The life you can save

Peter Singer (picture Joel Travis Sage)

A new book by philosopher Peter Singer asks some awkward questions about the moral obligation to give to the poor. Peter Singer has for years examined the limits of what one person might be expected to do for another – he is here interested in ethics, not law – and his latest work, “The life you can save”, expresses this examination in clear and stark terms.

He opens with a simple example: what would we think of someone who declined to help a child drowning in a pond for fear of ruining an expensive new pair of shoes? It is hard to accept that a pair of shoes might be thought to be worth more than a child’s life. But go down the high street, and you will see people thinking this all the time, for to spend money on luxuries rather than donating money for the benefit of the world’s extreme poor is, according to Peter Singer’s argument, logically equivalent to standing and watching a child drown.

Something like 1.4 billion people around the world live in extreme poverty, with an income of less than $1.25 a day, and millions of them die each year as a result of being poor: their need for assistance is immense.

However, Peter Singer recognises that, taken to its ultimate conclusion, he is proposing an extraordinarily demanding standard, and any system that relies on extraordinary people rather than ordinary ones is not going to succeed. So, on the basis that he is aiming to maximise the number of lives saved rather than the number of rich people who live truly ethical lives, he outlines a more modest set of payments that the rich might realistically be asked to make to the poor (as though there were some kind of Laffer curve relationship between requests for money made and money actually received). (Read more about Peter Singer’s book here.)

This blog does not ordinarily deal with development issues as such, but there are two points of interest to federalism that arise from Peter Singer’s book.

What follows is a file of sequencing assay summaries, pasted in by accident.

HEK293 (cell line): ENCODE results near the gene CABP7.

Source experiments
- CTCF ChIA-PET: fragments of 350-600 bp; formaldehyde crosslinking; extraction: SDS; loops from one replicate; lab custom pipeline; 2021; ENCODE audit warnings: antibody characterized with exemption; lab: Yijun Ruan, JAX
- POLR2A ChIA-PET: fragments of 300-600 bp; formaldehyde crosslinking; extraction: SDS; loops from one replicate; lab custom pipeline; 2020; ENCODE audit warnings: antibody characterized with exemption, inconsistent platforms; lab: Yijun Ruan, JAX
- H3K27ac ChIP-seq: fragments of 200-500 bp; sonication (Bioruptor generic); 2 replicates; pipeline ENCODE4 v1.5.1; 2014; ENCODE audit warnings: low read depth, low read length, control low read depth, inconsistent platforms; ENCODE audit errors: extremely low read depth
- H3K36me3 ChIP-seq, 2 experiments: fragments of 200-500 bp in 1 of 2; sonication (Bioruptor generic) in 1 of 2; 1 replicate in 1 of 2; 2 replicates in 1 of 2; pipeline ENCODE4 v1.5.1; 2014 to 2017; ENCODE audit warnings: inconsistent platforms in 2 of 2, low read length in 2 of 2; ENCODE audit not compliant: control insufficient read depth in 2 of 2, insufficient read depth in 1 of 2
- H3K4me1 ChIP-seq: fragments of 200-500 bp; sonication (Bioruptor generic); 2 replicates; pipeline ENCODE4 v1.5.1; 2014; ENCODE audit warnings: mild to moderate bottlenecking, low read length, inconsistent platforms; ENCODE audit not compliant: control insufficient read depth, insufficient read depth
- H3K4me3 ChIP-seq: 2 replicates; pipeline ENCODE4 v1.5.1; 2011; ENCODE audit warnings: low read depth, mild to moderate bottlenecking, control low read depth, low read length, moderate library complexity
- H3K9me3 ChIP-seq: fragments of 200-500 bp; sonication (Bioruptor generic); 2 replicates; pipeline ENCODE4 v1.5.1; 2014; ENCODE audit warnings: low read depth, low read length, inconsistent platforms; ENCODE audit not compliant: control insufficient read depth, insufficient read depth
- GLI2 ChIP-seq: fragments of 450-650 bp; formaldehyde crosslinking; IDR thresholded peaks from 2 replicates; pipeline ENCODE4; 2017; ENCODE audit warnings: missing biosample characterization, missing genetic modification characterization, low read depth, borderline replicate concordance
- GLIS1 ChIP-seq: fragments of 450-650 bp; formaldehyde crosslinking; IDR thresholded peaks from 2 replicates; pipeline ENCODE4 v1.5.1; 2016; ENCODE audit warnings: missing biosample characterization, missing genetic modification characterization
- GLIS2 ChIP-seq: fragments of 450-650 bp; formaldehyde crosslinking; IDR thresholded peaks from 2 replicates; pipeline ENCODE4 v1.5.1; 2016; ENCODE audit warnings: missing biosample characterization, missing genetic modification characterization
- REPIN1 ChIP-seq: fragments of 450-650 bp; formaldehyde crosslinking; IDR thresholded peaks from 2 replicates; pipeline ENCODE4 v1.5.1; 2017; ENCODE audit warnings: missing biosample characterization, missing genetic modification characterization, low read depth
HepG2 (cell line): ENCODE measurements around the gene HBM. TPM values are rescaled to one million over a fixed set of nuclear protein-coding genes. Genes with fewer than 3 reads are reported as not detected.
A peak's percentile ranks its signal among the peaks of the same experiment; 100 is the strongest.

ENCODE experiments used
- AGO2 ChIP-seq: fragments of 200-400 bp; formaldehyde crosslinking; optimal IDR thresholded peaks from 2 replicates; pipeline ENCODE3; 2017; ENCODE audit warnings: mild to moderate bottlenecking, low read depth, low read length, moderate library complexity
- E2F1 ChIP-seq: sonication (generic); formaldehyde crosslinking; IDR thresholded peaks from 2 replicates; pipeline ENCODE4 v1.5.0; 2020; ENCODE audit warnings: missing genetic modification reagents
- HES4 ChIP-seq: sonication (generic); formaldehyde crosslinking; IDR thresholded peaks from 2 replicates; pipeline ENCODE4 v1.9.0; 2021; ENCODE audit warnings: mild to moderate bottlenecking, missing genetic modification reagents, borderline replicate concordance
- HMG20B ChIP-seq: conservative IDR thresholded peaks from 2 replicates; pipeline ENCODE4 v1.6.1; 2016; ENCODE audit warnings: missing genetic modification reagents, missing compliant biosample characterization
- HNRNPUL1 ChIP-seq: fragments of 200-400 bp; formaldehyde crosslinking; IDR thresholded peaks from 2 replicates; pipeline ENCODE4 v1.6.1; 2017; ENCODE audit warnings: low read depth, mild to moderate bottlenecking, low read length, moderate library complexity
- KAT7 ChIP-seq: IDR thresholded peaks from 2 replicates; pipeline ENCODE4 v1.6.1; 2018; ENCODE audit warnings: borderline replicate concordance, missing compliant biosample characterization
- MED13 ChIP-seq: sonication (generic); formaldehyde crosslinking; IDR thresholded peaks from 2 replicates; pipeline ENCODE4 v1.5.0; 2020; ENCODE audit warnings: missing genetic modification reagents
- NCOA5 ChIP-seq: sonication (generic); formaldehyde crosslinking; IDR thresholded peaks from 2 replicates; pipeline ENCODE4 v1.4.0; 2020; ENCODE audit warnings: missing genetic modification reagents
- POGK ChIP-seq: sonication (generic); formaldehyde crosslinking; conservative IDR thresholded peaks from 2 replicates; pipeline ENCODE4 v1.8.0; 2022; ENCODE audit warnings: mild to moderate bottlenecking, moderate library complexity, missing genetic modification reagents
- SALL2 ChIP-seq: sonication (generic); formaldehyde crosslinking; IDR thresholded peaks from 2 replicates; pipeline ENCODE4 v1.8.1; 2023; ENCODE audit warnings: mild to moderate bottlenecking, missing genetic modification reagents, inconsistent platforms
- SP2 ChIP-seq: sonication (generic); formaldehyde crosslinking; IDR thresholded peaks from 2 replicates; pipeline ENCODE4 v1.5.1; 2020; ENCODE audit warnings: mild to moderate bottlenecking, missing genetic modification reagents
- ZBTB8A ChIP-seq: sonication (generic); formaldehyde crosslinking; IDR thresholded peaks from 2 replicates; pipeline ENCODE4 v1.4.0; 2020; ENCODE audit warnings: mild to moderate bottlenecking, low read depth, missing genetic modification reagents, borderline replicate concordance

The first is the notion of parochialism. People seem to be more willing to donate to causes or people near to them rather than to causes or people further away, even if the extent of need is greater further away. This is given as a reason why people do not donate towards reducing extreme poverty as much as they should (according to Peter Singer’s standards). It is not set out as something to be disapproved of; it is merely set out as a fact. Research by behavioural psychologists reveals a number of areas where human judgements diverge from the otherwise logical: illogicality in some respects is a biological part of human nature.

Federalists recognise this tendency towards parochialism, and have looked to the principle of subsidiarity as a means of accommodating it. This is the idea that different levels of government are needed to deal with different political issues, according to the size of the community that might be affected by them. The judgement on which communities are affected by an issue might be narrowly geographical – the people who live in the flightpath of an airport, for example – or it might be cultural – the people who speak French – but it might also be parochial.

Federalism is not the application of an abstract theoretical model but is the search for a viable political system for the real human world. (That is one of the reasons why it is taking time to develop, even here in Europe.) If parochialism is one of the features of the world in which we live, it is something that federalism needs to take into account.

The second point of interest is that, human nature notwithstanding, Peter Singer still searches for a solution to the moral problem that he has identified. He proposes a course of action that flows contrary to that apparent human nature but that nevertheless can be consciously chosen. It might not be instinctive to make substantial donations on the Peter Singer model, but it is possible.

Federalism is founded on the same notion, thinking about the inherent human tendency for violence. It proposes a conscious course of action to limit the consequences of that human tendency: the rule of law exists within states for this purpose and federalism would apply that rule of law to the actions of the states themselves as well as to the people within them. Parochialism needs to be acknowledged, for human reasons, but for moral reasons must not be surrendered to.

¤ ¤ ¤
Listen to an interview with Peter Singer on the Development Drums podcast here.

About the Author